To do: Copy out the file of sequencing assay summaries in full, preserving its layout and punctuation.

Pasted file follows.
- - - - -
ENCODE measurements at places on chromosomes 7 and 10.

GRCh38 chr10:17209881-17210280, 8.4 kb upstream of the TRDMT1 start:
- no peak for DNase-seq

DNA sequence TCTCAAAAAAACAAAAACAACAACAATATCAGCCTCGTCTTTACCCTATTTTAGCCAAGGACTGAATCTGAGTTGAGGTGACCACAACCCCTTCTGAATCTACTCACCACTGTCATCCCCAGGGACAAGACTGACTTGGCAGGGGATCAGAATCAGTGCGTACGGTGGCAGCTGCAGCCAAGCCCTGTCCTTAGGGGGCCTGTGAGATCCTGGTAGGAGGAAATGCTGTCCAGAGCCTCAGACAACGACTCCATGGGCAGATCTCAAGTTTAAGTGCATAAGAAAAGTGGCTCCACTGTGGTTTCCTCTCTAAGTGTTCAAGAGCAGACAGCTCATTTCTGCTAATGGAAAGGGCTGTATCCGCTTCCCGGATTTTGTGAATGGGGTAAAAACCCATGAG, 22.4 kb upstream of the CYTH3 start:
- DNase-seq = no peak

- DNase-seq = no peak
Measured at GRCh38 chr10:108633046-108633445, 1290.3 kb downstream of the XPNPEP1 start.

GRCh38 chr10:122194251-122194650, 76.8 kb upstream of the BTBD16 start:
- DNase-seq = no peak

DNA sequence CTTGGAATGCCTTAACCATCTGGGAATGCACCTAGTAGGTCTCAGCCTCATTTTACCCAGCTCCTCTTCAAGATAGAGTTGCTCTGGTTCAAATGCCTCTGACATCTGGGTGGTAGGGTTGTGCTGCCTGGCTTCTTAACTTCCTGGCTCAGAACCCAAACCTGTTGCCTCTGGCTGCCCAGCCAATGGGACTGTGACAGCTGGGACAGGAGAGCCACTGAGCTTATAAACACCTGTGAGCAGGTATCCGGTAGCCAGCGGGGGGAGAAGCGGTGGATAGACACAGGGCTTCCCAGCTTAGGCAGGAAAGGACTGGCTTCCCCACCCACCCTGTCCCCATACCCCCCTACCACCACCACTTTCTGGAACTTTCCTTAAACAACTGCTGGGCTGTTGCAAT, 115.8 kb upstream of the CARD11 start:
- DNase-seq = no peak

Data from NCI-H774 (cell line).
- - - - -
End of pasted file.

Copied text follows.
ENCODE measurements at places on chromosomes 7 and 10.

GRCh38 chr10:17209881-17210280, 8.4 kb upstream of the TRDMT1 start:
- no peak for DNase-seq

DNA sequence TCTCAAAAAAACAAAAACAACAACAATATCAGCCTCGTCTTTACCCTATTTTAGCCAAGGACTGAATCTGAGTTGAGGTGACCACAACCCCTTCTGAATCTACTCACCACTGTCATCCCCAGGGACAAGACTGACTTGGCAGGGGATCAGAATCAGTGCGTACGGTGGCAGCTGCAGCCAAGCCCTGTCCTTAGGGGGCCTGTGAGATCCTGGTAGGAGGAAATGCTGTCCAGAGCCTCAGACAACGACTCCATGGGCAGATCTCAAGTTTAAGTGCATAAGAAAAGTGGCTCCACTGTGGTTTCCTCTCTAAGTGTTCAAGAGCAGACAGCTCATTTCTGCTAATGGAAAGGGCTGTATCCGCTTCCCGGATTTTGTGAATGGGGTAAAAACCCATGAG, 22.4 kb upstream of the CYTH3 start:
- DNase-seq = no peak

- DNase-seq = no peak
Measured at GRCh38 chr10:108633046-108633445, 1290.3 kb downstream of the XPNPEP1 start.

GRCh38 chr10:122194251-122194650, 76.8 kb upstream of the BTBD16 start:
- DNase-seq = no peak

DNA sequence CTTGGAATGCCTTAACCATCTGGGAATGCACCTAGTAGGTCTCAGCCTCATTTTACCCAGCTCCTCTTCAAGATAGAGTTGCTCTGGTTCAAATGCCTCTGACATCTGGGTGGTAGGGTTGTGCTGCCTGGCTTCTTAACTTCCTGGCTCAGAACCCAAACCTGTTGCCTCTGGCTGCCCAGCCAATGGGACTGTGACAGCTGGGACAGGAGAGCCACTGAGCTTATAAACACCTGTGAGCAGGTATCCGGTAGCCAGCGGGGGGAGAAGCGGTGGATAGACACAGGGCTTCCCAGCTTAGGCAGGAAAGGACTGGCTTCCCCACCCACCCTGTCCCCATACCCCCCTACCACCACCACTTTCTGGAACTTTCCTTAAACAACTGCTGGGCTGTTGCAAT, 115.8 kb upstream of the CARD11 start:
- DNase-seq = no peak

Data from NCI-H774 (cell line).